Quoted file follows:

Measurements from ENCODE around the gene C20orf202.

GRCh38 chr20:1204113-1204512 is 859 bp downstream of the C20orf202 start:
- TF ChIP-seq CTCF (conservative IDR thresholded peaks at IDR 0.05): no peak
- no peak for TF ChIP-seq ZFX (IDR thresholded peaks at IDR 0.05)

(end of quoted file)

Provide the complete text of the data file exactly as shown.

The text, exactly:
Measurements from ENCODE around the gene C20orf202.

GRCh38 chr20:1204113-1204512 is 859 bp downstream of the C20orf202 start:
- TF ChIP-seq CTCF (conservative IDR thresholded peaks at IDR 0.05): no peak
- no peak for TF ChIP-seq ZFX (IDR thresholded peaks at IDR 0.05)